For this week’s blog, I couldn’t pass up the opportunity to share and comment on a radio story
I heard recently on American Public Media. It embodies the stories told in Steinbeck’s great American novel, The Grapes of Wrath,
and addresses everything that we have talked about in class thus far, but with the benefit of first-hand knowledge.
Phil Tobin was six years old when he, his father and uncle left Maine to find work out west. When the local sardine canneries closed and, soon after, his father’s grocery store as well, they had no choice but to head for California. Along the way they painted mailboxes for ¢25. Tobin’s job as a six-year-old was painting the flag on the mailbox red. He says that things were going pretty well for him, his father and uncle, until they hit Oklahoma – nobody wanted their mailboxes painted in Oklahoma. They lived out of their Bouncin’ Bessie, as he refers to it, and he got to stretch out in the rumble seat. But when they reached Oklahoma, he remembers going hungry for days, stealing food and gas, and the way they were treated. They themselves were the vagabonds and bums.
It was when they reached Indio, California that they found work picking cotton, and it was here that he met his friend John. John would stand at the ends of the cotton rows and talk to the workers. Tobin considered John a friend, stating that he and his father and uncle were running scared, not knowing who to trust. But everyone trusted John. They visited him often in his tar-paper shack [see photo], which to Tobin is luxurious since everyone else he knows sleeps outdoors or in and under their cars. It was because he considered John a friend that he noticed one day when he wasn’t there.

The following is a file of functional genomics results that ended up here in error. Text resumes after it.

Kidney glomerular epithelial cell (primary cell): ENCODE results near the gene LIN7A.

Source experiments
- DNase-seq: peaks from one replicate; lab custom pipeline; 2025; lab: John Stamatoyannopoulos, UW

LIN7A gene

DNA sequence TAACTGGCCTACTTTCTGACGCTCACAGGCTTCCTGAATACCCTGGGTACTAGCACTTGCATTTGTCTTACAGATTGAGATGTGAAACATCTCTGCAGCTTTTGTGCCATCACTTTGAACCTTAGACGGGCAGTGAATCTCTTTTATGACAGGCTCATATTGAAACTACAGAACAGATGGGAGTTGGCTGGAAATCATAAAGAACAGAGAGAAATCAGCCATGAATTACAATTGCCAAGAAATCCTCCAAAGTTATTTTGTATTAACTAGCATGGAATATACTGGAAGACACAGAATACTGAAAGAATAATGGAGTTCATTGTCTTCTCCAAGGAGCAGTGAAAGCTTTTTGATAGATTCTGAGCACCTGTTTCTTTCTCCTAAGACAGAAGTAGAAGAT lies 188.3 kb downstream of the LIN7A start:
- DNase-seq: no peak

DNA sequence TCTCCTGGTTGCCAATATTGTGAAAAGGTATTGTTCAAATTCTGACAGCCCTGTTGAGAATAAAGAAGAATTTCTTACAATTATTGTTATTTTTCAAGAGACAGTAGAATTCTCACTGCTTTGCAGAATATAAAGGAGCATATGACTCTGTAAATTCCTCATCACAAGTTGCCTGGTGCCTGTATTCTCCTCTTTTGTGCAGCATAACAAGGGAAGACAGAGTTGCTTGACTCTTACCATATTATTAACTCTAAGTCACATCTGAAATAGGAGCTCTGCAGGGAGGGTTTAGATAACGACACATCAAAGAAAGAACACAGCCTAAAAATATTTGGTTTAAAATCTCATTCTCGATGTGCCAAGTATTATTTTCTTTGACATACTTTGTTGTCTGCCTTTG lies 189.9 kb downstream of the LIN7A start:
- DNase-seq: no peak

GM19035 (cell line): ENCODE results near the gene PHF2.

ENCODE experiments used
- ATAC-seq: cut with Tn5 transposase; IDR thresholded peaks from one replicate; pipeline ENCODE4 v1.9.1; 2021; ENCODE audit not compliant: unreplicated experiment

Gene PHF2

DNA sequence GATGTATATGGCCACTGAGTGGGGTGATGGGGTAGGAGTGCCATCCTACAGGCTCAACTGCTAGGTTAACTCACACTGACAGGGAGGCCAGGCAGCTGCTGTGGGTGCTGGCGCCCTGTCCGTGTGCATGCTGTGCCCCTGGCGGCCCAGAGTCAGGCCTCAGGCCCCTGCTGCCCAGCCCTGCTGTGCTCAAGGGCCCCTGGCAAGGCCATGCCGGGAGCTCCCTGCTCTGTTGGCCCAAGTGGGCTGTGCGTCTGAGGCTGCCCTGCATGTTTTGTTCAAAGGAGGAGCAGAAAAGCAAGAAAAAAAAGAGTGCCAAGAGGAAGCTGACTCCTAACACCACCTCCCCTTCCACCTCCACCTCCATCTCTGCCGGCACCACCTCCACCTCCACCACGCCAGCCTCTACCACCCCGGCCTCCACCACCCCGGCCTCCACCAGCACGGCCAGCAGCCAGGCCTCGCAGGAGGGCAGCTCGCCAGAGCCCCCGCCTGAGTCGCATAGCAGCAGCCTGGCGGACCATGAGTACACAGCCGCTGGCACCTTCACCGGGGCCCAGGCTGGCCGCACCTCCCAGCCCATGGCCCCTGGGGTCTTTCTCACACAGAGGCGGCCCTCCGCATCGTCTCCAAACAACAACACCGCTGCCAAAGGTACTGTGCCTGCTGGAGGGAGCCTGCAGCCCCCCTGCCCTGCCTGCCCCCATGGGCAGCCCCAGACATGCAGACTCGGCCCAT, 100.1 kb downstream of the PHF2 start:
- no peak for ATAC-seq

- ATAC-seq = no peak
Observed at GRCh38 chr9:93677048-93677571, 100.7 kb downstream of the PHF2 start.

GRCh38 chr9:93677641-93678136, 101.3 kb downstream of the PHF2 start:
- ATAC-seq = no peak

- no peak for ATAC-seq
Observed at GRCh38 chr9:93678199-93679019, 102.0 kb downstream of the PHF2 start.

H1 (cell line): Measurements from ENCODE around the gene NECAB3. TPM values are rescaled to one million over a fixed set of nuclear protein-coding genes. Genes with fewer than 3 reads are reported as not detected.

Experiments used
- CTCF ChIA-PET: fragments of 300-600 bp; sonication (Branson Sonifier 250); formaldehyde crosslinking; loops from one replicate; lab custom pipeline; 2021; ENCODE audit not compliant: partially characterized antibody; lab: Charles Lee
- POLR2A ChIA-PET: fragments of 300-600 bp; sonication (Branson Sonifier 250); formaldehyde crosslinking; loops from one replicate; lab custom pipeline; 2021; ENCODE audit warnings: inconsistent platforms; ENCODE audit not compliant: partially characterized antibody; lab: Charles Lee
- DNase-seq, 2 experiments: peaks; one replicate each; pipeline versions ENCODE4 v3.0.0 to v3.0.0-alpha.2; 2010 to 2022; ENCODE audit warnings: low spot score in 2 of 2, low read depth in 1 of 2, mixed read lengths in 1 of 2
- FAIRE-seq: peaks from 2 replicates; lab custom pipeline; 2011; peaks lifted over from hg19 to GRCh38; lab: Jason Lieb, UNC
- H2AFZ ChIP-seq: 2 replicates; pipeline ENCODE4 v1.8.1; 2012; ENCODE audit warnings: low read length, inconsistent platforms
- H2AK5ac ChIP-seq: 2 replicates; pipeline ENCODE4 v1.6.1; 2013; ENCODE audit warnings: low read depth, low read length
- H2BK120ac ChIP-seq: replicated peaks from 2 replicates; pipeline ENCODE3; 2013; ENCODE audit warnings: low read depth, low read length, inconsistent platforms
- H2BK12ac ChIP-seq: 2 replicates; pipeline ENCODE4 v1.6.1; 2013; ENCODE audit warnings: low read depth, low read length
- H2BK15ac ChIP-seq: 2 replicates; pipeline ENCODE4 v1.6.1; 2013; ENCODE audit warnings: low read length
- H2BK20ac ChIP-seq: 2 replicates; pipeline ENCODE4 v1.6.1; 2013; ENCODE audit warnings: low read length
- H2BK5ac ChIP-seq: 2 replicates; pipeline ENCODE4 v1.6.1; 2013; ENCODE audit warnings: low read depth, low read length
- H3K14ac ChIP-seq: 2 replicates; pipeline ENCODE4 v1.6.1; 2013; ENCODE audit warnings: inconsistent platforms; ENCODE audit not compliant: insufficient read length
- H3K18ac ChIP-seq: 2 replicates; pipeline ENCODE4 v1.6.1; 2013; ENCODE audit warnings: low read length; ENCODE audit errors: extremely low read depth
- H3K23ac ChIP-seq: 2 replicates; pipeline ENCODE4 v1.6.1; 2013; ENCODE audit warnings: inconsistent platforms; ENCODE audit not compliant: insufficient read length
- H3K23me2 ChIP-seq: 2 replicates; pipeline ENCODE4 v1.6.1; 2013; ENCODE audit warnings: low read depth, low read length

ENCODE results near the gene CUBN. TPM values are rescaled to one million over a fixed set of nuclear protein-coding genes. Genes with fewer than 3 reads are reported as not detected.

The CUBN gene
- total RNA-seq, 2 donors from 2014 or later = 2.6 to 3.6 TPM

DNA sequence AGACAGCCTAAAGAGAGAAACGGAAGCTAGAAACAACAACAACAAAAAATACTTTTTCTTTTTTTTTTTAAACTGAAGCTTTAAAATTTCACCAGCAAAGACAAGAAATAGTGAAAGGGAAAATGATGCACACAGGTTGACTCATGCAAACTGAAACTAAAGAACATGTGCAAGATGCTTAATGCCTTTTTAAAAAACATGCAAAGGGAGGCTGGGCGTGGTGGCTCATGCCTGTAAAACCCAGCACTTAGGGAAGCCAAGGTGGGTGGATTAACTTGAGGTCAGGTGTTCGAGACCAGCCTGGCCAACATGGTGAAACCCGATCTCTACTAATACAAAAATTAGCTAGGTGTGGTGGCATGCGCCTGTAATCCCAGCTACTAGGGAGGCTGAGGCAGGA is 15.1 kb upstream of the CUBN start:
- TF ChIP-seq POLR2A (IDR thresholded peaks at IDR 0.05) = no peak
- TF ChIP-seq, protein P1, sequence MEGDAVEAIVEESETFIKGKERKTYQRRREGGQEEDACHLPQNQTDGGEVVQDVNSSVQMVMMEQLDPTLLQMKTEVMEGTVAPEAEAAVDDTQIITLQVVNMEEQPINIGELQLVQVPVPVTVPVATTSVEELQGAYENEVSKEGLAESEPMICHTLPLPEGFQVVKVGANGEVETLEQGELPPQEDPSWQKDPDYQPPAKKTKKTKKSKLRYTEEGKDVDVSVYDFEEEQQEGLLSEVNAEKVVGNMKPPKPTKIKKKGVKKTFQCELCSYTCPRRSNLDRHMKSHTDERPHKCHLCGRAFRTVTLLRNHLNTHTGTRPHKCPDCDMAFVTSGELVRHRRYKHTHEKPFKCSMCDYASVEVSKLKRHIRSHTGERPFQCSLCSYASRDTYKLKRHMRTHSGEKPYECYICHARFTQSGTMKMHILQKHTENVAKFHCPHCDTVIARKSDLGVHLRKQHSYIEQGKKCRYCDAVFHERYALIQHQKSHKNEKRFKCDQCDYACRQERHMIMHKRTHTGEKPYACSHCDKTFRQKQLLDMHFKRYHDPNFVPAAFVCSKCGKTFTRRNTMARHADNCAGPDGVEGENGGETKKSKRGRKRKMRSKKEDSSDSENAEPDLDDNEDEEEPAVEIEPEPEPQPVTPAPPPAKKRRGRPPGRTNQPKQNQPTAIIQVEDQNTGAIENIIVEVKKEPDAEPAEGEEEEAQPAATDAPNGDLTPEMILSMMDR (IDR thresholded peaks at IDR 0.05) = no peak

“He wasn’t in the cotton fields picking and I said to my dad, I said, where’s John? Is he sick? And he said, well no, he’s writing. And I said, what does that mean? And he said, well he’s a writer. And I had never heard the word writer before and I said well, what’s a writer dad? And he said, well a writer is a man that tells stories. It hit me right then and there. I thought how in goodness is John gonna make it if John doesn’t pick cotton and he just tells stories?”
Yes, the friendly John in the cotton fields was John Steinbeck, the great American writer.
Tobin didn’t find out about this until much later however, since he didn’t learn to read until he taught himself whilst stationed in Korea during the war. Later, his cousin, a professor and also a Tobin, is tutoring him so that he can go to college and he gives Tobin The Grapes of Wrath
to read [this all makes more sense if you listen to the story]. Tobin tries to read the book, but after reading the first few pages, he just can’t. He is reminded of those hard times and doesn’t want to revisit them. While flipping through the pages though, he spots his name, Tobin [pg. 429]. He mentions this to his cousin, who replies, “yes I asked John about this [long story short, turns out he knew Steinbeck] and John said that he met two men and a child from Maine named Tobin.
As it happens, the Phil Tobin we hear in this story today, at age 78, is the Tobin in the story The Grapes of Wrath
. He, his father and uncle picked cotton, oranges, plums, hops, pears, potatoes, and then apples in Walla Walla, Washington, where my own grandfather lived from 1916 until the 1940s. It makes me wonder who else we might know that were incorporated into stories during these times. It could be my family, it could be yours, and how would they feel about it? Having this time in their lives put on display for the world to see as “the harsh reality”. Tobin came to terms with it and used it as a means of teaching his children and grandchildren about this time in his life, but how do others feel about their trials and tribulations being put on display? And do they even know about it?